School district braces for cuts, considers fundraising plan

Vashon Island School District Superintendent Terry Lindquist, braced for state budget cuts that could cost the district as much as $850,000, has already put teachers on notice that the district will need to issue pink slips later this year.

As a result, he said, he plans to take a resolution to the school board’s April 16 meeting stating that a “reduction in force” will be necessary, he said.

The district may find ways to offset some of the cuts, expected to occur as the state grapples with a $9 billion deficit, Lindquist said. But for now, he said, a $850,000 cut appears to be a possibility.

“I’m going to operate on that assumption until I have better data,” he said.

Board member Laura Wishik, meanwhile, has put forward a plan in an effort to save some teaching positions.

At last week’s board meeting, Wishik suggested the board undertake a fundraising campaign calling on every family to contribute $150 for each child they have in Vashon’s public school system.

According to her proposal, budget cuts could mean as many as eight staff members will lose their jobs.

“I think the community, particularly the parents, really care about the staff at the school ... and that they’ll be shocked and upset when they see the number of teachers who are going to be laid off,” she said.

Wishik’s proposal, which is expected to come before the board for a second discussion at its April 16 meeting, calls for each school to recruit a team that oversees the fundraising effort for its building. A coordinator for each class would be recruited, and a plan would be devised to contact each family individually to ask them to contribute, according to her plan.

It’s up to each family to decide if they want to give, Wishik said.

“But if we don’t ask for this money, we’re essentially saying to the parents, ‘We’re not going to give you a chance to save teaching positions.’ And I think that’ll make parents angry,” she said.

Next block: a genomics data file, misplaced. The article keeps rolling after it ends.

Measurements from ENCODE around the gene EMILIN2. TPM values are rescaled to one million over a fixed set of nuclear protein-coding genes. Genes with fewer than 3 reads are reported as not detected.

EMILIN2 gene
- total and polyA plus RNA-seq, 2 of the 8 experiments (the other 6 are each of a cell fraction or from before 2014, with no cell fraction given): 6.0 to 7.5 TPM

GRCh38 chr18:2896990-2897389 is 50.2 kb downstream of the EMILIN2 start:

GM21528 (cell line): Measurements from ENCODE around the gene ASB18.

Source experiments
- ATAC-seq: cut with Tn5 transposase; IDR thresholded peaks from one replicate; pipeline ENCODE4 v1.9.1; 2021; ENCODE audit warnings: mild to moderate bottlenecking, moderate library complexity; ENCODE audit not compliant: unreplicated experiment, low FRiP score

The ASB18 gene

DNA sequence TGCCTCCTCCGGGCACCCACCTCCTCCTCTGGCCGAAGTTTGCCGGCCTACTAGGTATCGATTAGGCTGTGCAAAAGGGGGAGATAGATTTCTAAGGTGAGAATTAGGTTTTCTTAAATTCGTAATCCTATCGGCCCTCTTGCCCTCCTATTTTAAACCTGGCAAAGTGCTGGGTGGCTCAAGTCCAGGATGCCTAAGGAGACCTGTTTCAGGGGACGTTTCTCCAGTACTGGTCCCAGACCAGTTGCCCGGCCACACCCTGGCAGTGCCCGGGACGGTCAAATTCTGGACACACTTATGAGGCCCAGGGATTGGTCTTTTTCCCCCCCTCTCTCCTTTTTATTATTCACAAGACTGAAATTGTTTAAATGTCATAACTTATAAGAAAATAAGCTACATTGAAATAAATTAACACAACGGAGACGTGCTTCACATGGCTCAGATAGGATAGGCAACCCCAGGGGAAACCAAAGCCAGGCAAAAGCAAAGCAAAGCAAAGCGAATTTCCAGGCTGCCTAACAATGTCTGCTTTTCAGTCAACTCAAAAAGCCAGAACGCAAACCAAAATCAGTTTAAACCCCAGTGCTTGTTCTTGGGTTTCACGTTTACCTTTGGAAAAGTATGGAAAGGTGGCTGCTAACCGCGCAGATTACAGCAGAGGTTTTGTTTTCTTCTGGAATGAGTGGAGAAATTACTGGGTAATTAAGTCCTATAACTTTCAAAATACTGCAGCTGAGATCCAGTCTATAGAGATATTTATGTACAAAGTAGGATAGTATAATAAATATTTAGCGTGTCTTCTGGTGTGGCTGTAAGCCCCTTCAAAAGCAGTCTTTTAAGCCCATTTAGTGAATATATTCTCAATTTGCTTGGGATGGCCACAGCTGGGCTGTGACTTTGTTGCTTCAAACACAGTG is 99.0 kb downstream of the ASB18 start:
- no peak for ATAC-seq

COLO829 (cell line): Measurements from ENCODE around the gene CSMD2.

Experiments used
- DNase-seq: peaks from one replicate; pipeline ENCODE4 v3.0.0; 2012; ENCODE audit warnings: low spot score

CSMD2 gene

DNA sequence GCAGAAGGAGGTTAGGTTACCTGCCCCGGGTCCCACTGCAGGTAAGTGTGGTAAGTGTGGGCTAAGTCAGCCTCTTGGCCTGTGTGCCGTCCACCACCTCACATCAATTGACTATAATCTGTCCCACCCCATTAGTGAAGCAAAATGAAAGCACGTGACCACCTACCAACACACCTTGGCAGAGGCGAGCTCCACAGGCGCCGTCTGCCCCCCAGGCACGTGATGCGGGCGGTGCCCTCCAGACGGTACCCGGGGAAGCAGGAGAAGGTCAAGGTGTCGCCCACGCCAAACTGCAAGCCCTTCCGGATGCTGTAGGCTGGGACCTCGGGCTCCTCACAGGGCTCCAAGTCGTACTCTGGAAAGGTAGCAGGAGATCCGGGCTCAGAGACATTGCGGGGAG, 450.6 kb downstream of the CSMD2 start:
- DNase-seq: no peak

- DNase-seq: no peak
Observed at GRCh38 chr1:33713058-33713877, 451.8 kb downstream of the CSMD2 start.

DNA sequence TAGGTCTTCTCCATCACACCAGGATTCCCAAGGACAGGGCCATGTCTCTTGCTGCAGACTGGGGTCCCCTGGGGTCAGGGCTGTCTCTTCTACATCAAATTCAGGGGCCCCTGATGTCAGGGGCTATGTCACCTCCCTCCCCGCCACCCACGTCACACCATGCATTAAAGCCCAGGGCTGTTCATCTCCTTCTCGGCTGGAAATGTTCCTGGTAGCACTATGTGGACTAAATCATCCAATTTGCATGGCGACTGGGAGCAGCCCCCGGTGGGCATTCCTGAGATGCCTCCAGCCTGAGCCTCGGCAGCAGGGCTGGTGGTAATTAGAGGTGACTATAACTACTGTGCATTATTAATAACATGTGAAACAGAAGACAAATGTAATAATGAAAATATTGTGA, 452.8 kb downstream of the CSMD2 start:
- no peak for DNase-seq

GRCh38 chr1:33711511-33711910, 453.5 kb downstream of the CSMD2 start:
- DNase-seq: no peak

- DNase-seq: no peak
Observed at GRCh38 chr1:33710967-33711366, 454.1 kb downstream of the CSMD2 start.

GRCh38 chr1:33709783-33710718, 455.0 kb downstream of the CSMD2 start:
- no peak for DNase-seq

“People want the opportunity to support both smaller class sizes and good teachers,” she said.

Wishik believes her plan could raise $150,000 or more, enough to retain at least two full-time positions, she said.

But some Islanders active in the PTSA question whether families — already pressed to contribute to fundraisers and shouldering higher school-related fees — can contribute more to the school district.

“We have to pay for sports and ASB and art supplies and ... PTSA. How much can you squeeze?” asked Denise Katz, who chairs the PTSA.

The PTSA, after discussing the issue at a recent meeting, decided to recommend that the district instead seek out grants and try to bring money from off-Island to support Vashon schools.

Bob Hennessey, who chairs the school board, said Wishik is attempting to confront an important issue — “that we need more revenue to come into our general fund.”

But he said it’s important to put forward a plan that allows parents who can’t afford to contribute an easy way to say no.

“We need to talk about it further,” he added.

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